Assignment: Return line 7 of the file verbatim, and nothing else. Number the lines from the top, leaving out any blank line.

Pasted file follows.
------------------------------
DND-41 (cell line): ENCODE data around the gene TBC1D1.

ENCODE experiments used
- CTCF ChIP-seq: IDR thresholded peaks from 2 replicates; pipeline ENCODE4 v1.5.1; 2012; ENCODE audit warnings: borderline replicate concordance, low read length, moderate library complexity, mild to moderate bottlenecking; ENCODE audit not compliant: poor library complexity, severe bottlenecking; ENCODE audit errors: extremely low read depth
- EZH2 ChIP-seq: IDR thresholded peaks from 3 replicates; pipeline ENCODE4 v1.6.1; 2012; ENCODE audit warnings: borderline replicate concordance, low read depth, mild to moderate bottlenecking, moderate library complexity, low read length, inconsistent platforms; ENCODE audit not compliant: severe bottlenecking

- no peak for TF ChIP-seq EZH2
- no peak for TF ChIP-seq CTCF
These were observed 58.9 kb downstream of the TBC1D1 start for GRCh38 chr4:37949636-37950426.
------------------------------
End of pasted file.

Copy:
These were observed 58.9 kb downstream of the TBC1D1 start for GRCh38 chr4:37949636-37950426.